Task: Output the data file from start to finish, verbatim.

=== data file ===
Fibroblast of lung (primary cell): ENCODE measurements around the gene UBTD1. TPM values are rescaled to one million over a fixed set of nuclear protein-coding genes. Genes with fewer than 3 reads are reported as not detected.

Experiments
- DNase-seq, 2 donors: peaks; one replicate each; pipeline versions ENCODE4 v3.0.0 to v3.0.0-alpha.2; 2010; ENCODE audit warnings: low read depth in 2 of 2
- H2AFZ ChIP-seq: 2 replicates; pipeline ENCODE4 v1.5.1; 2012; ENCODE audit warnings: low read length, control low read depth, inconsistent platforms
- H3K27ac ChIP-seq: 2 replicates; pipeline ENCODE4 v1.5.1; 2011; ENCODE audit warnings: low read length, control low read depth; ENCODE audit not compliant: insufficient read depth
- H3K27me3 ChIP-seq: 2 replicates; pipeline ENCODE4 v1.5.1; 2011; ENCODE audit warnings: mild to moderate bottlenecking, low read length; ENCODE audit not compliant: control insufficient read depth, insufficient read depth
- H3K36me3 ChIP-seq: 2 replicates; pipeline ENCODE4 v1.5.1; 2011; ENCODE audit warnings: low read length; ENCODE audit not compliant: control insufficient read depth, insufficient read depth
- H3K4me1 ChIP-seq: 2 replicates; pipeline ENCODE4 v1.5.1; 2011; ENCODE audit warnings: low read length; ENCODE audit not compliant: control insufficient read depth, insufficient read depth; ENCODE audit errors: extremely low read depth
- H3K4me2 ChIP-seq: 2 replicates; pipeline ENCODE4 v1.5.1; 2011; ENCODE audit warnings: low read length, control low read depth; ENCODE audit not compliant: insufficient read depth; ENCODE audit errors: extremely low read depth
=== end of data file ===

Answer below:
Fibroblast of lung (primary cell): ENCODE measurements around the gene UBTD1. TPM values are rescaled to one million over a fixed set of nuclear protein-coding genes. Genes with fewer than 3 reads are reported as not detected.

Experiments
- DNase-seq, 2 donors: peaks; one replicate each; pipeline versions ENCODE4 v3.0.0 to v3.0.0-alpha.2; 2010; ENCODE audit warnings: low read depth in 2 of 2
- H2AFZ ChIP-seq: 2 replicates; pipeline ENCODE4 v1.5.1; 2012; ENCODE audit warnings: low read length, control low read depth, inconsistent platforms
- H3K27ac ChIP-seq: 2 replicates; pipeline ENCODE4 v1.5.1; 2011; ENCODE audit warnings: low read length, control low read depth; ENCODE audit not compliant: insufficient read depth
- H3K27me3 ChIP-seq: 2 replicates; pipeline ENCODE4 v1.5.1; 2011; ENCODE audit warnings: mild to moderate bottlenecking, low read length; ENCODE audit not compliant: control insufficient read depth, insufficient read depth
- H3K36me3 ChIP-seq: 2 replicates; pipeline ENCODE4 v1.5.1; 2011; ENCODE audit warnings: low read length; ENCODE audit not compliant: control insufficient read depth, insufficient read depth
- H3K4me1 ChIP-seq: 2 replicates; pipeline ENCODE4 v1.5.1; 2011; ENCODE audit warnings: low read length; ENCODE audit not compliant: control insufficient read depth, insufficient read depth; ENCODE audit errors: extremely low read depth
- H3K4me2 ChIP-seq: 2 replicates; pipeline ENCODE4 v1.5.1; 2011; ENCODE audit warnings: low read length, control low read depth; ENCODE audit not compliant: insufficient read depth; ENCODE audit errors: extremely low read depth